We have a blog!

Several days ago, members of the Green Amherst Project (GAP) unearthed this blog from the depths of the Internet, revitalized it, and plan to use it more in the coming months to post about environmental issues and events happening in the Amherst community and around the world.

Join us on Facebook, Twitter, and Instagram!

For now, we’d like to thank everyone who joined in our #ActOnClimate #DivestAmherst week of action! This week of action was held to show the Board of Trustees that the student body supports the divestment of our endowment from the coal industry.

Here’s a quick recap of everything that went on during the week:

Our week of action starts TODAY! #ActOnClimate #DivestAmherst Now!

A photo posted by Divest Amherst (@divestamherst) on


Thursday, Nov. 13: Climate Change 101

The week kicked off with several Amherst College professors—J.E. Dizard, H. Holleman, E.D. Mellilo, M. Medina, and D. Jones—from various academic departments addressing popular arguments made by climate change skeptics and educating students on the basic science behind climate change.


Friday, Nov. 14: Spray Painting T-Shirts

Students spray painted t-shirts and wore them around campus to show support of divestment.

Monday, Nov. 17: The Frontline Speaks

Members of the Amherst College community spoke about their personal experiences with climate. Covering topics from Hurricane Sandy to California to the Arctic Circle, the stories demonstrated the widespread effects of climate change on individual lives.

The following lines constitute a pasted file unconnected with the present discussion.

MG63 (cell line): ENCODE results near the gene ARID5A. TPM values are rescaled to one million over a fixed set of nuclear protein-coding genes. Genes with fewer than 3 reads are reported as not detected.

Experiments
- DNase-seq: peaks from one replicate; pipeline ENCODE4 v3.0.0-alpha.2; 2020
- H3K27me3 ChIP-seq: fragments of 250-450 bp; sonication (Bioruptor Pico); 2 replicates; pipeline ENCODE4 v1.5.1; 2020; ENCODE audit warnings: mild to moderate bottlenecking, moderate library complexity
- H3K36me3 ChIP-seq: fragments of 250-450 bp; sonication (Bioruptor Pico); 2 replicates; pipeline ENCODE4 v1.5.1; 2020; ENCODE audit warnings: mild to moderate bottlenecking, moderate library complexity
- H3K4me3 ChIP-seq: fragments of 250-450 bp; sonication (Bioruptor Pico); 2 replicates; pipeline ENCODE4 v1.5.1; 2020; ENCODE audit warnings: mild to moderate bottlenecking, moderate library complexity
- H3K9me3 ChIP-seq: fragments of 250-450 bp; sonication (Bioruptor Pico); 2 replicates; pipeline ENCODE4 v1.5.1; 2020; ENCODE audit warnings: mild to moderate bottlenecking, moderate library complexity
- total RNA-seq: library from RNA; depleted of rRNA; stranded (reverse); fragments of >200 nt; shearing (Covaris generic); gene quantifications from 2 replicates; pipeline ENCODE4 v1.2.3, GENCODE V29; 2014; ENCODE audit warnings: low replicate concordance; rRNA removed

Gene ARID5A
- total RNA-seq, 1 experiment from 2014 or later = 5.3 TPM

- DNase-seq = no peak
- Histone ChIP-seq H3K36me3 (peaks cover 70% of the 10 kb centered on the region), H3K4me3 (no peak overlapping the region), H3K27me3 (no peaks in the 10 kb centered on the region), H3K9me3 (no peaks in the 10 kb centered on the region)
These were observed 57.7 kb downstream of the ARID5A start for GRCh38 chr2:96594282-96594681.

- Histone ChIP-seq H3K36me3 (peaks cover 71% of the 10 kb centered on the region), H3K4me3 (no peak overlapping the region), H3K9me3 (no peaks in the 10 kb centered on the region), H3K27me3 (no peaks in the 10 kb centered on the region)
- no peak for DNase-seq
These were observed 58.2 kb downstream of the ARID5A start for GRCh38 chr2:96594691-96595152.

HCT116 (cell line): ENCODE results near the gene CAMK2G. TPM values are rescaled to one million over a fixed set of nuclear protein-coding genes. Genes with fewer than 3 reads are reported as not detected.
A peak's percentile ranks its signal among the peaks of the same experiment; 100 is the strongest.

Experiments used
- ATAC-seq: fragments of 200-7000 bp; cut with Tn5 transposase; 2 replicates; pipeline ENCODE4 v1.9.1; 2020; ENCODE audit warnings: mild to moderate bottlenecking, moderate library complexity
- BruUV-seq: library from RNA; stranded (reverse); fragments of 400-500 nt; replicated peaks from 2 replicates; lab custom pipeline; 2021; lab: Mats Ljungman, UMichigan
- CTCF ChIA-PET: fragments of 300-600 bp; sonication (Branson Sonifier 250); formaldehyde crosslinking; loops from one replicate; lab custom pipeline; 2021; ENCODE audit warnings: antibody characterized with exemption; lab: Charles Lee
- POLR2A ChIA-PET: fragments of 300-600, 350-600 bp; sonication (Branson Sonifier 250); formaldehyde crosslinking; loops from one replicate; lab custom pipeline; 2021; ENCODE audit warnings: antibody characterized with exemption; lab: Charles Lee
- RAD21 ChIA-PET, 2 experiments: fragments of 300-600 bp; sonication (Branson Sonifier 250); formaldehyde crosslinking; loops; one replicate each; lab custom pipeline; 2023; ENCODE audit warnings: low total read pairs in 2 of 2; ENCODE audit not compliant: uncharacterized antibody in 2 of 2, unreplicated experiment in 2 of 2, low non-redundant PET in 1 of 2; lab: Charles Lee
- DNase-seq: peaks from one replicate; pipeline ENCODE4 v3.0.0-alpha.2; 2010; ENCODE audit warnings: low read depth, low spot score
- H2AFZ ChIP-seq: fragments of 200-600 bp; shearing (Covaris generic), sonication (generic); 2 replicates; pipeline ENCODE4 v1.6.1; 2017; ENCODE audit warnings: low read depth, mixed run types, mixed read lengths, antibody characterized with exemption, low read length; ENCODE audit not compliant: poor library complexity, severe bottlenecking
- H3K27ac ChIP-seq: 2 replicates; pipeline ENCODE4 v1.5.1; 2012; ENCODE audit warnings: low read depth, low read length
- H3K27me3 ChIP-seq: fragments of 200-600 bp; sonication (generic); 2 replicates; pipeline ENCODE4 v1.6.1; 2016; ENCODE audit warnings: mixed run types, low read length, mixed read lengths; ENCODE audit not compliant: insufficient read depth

Tuesday, Nov. 18: Rising Tea Levels

Joined by Pete McLean of Book & Plow Farm and Laura Draucker, Director of Sustainability here at Amherst, several students gathered to discuss Amherst College’s response to climate change and sustainability issues.

Wednesday, Nov. 19: Turn-Up Val

Valentine Dining Hall was entertained with a short presentation by Lerato Teffo ’18 and Ned Kleiner ’16.

Video: http://on.fb.me/1ucXTnU

Thursday, Nov. 20: You’ve Got Mail

Amherst Students formed a chain from the steps of Frost Library to Converse Hall to deliver a giant envelope to the office of the Board of Trustees. The envelope contained a letter and a petition signed by 532 Amherst students and administrators asking the school to divest it’s endowment from the coal industry.

Video: http://on.fb.me/1vG9z8t

Thank you to everyone who joined our week of action! The Board of Trustees is meeting in January to discuss divestment. The student body has shown their support for divestment and it’s time for Amherst College to act.

Follow this blog to keep up with more Green Amherst Project and environment-related events happening in the near future!

P.S. Several members of GAP participated in #meatlessmonday tonight at dinner!

COP15: “Why Should I Care?”

By June Pan ’13

Let’s be honest. Your interest in an article about some meeting between world leaders to determine a new international protocol concerning climate change is probably about as great as my interest in attending Williams College (which is to say, Not Very). However, while one might pardon my attitude toward the college of the Purple Cow, your apathy for the Copenhagen climate summit, dear reader, is not as readily excusable.

Of course, this is purely my opinion, which you are so very quick to point out. I agree; it is my opinion, and mine alone. But being a person who loves sharing—and who also happens to be rather determined to convert you to my liberal, hippie, tree-hugging, animal-saving, humanity-loving, Let’s-Not-Destroy-The-Earth-And-Life-As-We-Know-It-ing cause—I am going to ignore your eye-rolling and share with you exactly why I think you should care about the Copenhagen conference.